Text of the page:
Is it more effective for highly trained swimmers to live and train at 1200 m than at 1850 m in terms of performance and haematological benefits ?

Details

Serval ID
serval:BIB_E7176E1A3991
Type
Article: article from journal or magazin.
Collection
Publications
Title
Is it more effective for highly trained swimmers to live and train at 1200 m than at 1850 m in terms of performance and haematological benefits ?
Journal
British Journal of Sports Medicine
Author(s)
Roels B., Hellard P., Schmitt L., Robach P., Richalet J.P., Millet G.P.
ISSN
1473-0480[electronic]
Publication state
Published
Issued date
02/2006
Volume
40
Number
2
Pages
e4
Language
english
Notes
Publication types: Journal Article ; Research Support, Non-U.S. Gov't Publication Status: ppublish
Abstract
OBJECTIVES: The effects of living and training have not been compared at different altitudes in well trained subjects. METHODS: Nine international swimmers lived and trained for 13 days similarly at 1200 m (T1200) and 1850 m (T1850). The two altitude training periods were separated by six weeks of sea level training. Before and after each training trip, subjects performed, at an altitude of 1200 m, an incremental exercise test to exhaustion of 5 x 200 m swims and a maximal test over 2000 m. RESULTS: There was no difference in Vo(2)max after each training trip: the before values were 58.5 (5.6) and 60.4 (6.7) ml/kg/min and the after values were 56.2 (5.2) and 57.1 (4.7) ml/kg/min for T1200 and T1850 respectively. The 2000 m performance had improved during T1200 (1476 (34) to 1448 (45) seconds) but not during T1850 (1458 (35) v 1450 (33) seconds). Mean cell volume increased during T1850 (86.6 (2.8) to 88.7 (2.9) microm(3)) but did not change during T1200 (85.6 (2.9) v 85.7 (2.9) microm(3)). The proportion of reticulocytes decreased during T1200 (15.2 (3.8)% to 10.3 (3.4)%) and increased during T1850 (9.3 (1.6)% to 11.9 (3.5)%). CONCLUSIONS: The short term effects of 13 days of training at 1200 m on swimming performance appear to be greater than the same type of training for the same length of time at 1850 m. As mean cell volume and proportion of reticulocytes only increased during training at 1850 m, the benefits of training at this altitude may be delayed and appear later on.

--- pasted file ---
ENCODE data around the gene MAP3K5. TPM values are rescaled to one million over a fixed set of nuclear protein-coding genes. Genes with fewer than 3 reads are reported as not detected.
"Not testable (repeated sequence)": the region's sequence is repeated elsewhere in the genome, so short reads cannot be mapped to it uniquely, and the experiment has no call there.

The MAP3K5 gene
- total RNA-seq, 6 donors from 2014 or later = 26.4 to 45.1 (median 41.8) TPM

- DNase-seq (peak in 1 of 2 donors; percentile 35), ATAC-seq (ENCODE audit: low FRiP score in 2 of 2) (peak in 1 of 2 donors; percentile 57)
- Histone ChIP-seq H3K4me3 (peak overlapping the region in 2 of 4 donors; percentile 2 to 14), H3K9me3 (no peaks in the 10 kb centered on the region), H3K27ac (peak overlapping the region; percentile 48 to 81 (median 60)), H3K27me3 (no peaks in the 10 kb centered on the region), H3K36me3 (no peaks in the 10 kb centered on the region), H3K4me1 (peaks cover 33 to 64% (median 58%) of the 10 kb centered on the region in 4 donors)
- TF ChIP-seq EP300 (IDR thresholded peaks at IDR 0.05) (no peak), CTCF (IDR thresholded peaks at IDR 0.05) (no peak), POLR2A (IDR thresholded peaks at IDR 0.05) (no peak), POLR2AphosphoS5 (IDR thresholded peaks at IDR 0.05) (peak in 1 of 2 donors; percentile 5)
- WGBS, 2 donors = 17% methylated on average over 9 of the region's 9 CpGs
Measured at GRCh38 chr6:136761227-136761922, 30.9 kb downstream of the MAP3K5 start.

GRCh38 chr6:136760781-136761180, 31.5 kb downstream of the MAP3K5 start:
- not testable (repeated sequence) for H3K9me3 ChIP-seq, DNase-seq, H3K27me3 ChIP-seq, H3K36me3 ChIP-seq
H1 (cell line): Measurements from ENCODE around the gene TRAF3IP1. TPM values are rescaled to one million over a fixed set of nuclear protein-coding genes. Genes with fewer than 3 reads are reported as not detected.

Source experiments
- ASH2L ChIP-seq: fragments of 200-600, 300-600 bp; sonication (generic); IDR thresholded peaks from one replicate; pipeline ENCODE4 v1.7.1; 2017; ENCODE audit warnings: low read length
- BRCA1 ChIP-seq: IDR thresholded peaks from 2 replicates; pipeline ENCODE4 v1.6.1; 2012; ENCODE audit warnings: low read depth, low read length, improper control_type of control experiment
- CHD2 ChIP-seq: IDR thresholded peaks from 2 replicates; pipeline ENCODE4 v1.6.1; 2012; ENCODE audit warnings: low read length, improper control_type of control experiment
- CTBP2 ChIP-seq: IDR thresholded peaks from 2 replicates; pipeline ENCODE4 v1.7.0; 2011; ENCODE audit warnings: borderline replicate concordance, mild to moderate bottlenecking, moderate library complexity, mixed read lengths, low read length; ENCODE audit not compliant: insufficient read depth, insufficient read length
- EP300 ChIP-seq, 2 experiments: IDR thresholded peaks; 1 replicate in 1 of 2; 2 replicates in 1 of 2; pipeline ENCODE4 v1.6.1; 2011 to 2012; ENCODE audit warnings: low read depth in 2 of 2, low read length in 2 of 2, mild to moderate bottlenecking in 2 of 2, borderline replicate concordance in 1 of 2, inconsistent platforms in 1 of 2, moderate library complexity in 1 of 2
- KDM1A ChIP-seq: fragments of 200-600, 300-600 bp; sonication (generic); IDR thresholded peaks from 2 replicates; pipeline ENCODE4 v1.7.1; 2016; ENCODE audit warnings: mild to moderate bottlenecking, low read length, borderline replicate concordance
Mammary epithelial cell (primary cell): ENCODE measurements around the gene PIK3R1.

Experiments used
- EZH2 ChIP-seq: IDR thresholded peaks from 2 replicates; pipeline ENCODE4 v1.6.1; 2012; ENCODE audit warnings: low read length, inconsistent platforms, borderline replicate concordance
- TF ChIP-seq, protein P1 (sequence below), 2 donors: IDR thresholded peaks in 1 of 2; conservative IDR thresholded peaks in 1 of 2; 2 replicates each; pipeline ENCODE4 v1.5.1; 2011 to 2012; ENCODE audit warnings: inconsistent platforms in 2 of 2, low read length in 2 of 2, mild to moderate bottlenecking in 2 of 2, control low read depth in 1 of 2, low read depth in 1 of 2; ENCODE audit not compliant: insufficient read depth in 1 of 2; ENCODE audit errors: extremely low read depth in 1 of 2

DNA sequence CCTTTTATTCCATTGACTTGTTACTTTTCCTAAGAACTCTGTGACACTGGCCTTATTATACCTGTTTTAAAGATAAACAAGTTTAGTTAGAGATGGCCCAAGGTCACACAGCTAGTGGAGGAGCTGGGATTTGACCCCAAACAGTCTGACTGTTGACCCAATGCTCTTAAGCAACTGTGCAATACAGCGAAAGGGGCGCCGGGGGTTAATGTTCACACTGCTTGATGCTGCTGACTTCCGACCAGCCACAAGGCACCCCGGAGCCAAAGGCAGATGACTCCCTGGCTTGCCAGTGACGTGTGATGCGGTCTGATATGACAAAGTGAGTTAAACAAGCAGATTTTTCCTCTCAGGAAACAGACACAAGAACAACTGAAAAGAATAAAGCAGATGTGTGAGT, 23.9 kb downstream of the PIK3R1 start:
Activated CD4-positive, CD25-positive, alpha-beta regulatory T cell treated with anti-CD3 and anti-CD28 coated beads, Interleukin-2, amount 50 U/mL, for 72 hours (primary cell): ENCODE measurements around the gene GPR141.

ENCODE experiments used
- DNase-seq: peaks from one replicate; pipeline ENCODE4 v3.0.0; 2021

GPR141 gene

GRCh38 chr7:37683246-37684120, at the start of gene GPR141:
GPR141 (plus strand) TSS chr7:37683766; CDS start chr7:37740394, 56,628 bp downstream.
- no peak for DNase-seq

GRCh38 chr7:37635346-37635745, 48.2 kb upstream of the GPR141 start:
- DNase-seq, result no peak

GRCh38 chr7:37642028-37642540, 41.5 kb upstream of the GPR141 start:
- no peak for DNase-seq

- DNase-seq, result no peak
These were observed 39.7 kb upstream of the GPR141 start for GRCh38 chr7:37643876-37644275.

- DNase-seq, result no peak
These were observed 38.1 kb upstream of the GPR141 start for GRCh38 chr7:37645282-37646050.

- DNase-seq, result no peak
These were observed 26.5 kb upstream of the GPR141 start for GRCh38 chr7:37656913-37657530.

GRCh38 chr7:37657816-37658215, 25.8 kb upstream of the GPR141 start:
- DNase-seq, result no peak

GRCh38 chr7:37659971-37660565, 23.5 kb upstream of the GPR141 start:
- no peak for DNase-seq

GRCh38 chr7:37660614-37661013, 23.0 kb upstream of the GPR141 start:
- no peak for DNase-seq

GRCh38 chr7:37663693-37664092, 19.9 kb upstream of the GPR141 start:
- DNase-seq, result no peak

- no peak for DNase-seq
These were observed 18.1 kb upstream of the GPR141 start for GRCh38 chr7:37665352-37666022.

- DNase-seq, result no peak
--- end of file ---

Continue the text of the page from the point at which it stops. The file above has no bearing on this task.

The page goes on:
Keywords
Adaptation, Physiological/physiology, Adolescent, Altitude, Blood Volume/physiology, Heart Rate/physiology, Humans, Oxygen Consumption/physiology, Physical Education and Training/methods, Physical Endurance/physiology, Reticulocyte Count, Reticulocytes/physiology, Swimming/physiology
Pubmed
Create date
25/09/2008 8:01
Last modification date
20/08/2019 16:10
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